The major projects are funded by generous donations from Qatar’s community; here’s how you can still help.
Around 523,000 vulnerable people from six different countries are expected to benefit from Qatar Red Crescent Society’s (QRCS) latest water and sanitation project (WATSAN) as part of its Ramadan campaign.
The staggering 13,967,600 QAR series of projects will take place in several countries including Palestine, Syria, Yemen, Somalia, Afghanistan, and Mali.
QRCS’s WATSAN projects focus mainly on victims of conflict and disasters around the world, helping them with safe water and sanitation access to ease some of their life burdens.
The initiative was launched to help millions of people who found themselves living in uninhabitable areas with no clean drinking water, sanitary facilities, hygiene supplies, and environmental sanitation, with the majority being refugees with no place to go.
All the projects are funded by generous donations from the public, the charity stressed. Those wishing to donate can still do so through donation collection agents at QRCS headquarters and 26 other locations, the donor service numbers (66666364 – 44027777), and home donation collection service.
For this year, Qatar plans to dig a borehole equipped with a pump in Sheikh Radwan, Gaza to benefit 50,000 people at a total cost of 612,000 QAR. A water supply network will also be constructed at a total cost of 310,170 QAR to help deliver clean water to the war-torn district.
Another borehole will also be built in Zaytun District, which has roughly the same population as Ghaza, at a cost of 624,000 QAR, and a water supply network at a cost of 224,938 QAR.
To help over 13 thousand internally displaced Syrians, QRCS will renovate the country’s drinking water supply network with pipelines and tanks at a total cost of 2,274,472 QAR.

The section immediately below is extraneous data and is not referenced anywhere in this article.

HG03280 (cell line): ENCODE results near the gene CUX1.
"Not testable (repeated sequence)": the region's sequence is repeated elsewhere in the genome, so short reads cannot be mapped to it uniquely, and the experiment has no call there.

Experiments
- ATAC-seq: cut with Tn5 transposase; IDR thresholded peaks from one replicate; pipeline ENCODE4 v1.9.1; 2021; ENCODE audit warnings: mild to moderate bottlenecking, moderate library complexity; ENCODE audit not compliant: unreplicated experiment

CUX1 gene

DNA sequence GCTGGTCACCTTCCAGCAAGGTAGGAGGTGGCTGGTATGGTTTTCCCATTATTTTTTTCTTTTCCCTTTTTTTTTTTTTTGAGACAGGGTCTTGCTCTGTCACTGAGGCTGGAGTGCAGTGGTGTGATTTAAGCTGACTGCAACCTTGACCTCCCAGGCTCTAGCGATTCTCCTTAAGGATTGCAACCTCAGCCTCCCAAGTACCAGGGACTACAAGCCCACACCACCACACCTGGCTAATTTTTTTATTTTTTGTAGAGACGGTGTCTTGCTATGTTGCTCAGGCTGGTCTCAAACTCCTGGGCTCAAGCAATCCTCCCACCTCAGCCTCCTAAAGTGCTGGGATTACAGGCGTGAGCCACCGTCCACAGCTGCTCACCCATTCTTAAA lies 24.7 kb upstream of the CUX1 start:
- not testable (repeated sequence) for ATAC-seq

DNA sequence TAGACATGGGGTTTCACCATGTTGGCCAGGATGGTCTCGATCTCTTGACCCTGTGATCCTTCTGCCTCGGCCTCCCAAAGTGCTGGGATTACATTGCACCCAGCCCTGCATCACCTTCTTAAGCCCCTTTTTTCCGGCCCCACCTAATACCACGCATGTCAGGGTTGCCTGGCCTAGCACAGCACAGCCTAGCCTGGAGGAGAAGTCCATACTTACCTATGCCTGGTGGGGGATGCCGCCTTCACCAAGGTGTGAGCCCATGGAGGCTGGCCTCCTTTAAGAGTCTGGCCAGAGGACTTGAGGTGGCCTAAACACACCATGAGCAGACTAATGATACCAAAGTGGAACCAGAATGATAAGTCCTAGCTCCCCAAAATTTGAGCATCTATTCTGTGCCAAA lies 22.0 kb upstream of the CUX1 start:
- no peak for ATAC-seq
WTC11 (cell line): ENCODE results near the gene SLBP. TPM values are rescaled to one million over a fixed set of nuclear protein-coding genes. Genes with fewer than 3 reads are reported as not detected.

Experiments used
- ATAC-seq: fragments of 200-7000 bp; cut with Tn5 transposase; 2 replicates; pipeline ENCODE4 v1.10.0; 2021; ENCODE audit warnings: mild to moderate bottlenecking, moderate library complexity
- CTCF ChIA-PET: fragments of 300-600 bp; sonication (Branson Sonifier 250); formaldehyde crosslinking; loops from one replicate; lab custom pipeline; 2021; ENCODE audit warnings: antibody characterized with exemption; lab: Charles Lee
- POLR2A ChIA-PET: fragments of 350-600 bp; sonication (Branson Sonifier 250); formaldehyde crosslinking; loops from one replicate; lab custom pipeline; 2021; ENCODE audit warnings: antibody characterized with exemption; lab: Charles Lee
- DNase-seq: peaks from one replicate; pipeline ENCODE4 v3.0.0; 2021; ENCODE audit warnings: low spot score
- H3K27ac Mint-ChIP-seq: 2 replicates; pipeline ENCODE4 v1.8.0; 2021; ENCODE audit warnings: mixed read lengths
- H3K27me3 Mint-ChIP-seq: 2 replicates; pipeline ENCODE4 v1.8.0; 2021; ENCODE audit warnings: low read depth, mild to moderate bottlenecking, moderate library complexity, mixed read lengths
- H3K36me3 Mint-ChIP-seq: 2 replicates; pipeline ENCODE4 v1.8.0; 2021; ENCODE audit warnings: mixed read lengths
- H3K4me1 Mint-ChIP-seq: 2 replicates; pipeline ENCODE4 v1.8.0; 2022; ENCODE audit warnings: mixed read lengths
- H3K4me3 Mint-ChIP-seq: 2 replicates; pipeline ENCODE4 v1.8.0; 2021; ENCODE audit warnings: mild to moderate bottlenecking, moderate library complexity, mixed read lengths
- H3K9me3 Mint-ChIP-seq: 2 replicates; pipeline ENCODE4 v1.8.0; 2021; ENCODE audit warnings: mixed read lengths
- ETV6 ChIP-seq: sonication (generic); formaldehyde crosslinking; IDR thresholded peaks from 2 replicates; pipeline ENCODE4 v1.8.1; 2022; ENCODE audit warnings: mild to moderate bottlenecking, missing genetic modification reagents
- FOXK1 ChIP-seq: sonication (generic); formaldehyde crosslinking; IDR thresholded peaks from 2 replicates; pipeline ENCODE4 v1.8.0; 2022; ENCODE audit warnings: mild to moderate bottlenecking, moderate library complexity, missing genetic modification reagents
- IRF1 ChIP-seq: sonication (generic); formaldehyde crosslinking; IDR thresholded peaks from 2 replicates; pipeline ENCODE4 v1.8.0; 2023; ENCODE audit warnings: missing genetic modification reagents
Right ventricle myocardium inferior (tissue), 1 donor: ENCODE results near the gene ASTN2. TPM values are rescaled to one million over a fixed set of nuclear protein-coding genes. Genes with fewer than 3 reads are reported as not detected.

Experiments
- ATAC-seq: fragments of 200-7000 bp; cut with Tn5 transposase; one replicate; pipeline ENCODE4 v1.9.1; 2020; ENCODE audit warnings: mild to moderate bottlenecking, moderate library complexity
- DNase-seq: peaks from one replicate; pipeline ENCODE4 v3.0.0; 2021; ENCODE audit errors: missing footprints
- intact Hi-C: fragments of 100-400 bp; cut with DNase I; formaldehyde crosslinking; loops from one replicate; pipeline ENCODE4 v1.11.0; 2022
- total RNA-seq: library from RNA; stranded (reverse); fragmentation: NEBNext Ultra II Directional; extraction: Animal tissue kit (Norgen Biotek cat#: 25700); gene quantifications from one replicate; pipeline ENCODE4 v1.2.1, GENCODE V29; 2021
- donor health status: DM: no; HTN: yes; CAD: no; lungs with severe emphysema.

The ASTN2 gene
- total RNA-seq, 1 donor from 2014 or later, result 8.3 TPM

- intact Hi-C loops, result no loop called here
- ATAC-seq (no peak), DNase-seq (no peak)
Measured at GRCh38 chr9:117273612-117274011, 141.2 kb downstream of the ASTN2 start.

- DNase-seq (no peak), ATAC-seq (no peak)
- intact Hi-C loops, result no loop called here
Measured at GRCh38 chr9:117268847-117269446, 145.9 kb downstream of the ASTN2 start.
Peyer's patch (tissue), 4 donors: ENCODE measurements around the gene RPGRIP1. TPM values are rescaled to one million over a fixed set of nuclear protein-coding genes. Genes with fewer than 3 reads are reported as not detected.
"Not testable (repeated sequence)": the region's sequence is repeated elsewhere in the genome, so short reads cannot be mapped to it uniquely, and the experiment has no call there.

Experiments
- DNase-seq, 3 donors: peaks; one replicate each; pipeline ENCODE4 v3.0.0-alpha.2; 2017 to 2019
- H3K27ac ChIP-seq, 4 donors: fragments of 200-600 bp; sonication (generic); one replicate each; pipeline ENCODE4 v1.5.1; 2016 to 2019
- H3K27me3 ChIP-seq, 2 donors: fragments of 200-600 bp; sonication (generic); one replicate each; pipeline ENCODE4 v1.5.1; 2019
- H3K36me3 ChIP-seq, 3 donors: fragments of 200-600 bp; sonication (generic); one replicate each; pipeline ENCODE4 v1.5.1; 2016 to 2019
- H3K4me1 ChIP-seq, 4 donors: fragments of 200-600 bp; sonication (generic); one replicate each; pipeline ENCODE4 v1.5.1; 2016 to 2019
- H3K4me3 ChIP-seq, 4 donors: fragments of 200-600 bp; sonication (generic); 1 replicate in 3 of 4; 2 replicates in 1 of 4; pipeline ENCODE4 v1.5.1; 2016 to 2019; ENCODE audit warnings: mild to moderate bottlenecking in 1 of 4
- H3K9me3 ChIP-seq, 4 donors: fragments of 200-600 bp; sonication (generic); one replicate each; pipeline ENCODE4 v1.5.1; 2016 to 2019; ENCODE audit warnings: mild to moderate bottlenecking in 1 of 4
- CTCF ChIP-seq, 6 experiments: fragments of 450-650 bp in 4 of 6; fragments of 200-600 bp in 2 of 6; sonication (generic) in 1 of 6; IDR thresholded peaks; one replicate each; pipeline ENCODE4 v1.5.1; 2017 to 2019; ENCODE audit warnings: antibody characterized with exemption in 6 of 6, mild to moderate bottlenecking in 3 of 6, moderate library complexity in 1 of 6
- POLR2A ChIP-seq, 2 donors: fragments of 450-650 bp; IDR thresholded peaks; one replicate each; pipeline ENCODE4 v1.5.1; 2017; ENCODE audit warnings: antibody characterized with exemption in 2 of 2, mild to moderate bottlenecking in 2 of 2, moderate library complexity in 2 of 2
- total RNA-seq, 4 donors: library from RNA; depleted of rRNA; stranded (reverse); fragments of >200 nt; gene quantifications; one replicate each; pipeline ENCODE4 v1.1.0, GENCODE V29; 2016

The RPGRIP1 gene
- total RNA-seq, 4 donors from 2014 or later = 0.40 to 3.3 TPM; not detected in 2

On a daily basis, the charity will deploy 20 tankers to distribute clean drinking water to the families at IDP camps at a cost of 980,000 QAR.
Previously, the charity dug 20 water wells and equipped them with hand pumps, in addition to deepening and rehabilitating 30 more with power supply. The project helped over 41,965 beneficiaries.
As for Yemen, QRCS will dig five boreholes and equip them with solar-powered pumps in areas with a population of around 12,600 people at a total cost of 1,837,980 QAR, the charity stated.
Ten rainwater harvesting reservoirs will also be constructed for daily use to benefit 15,000 people in the country at a total cost of 465,000 QAR.
A 660,000 QAR water treatment plant will also be constructed to serve 2,200 beneficiaries as part of the project.
Somalia will see 30 new boreholes that will be equipped with diesel-powered pumps, tanks, and a water supply network to meet the needs of over 150,000 people at a cost of 3,379,050 QAR.
To help almost 16,000 people, QRCS will dig 50 boreholes equipped with solar-powered pumps at a cost of 1,870,000 QAR.
Lastly, six boreholes will be dug and equipped with solar-powered pumps in Mali to serve around 1,500 people at a cost of 729,996 QAR.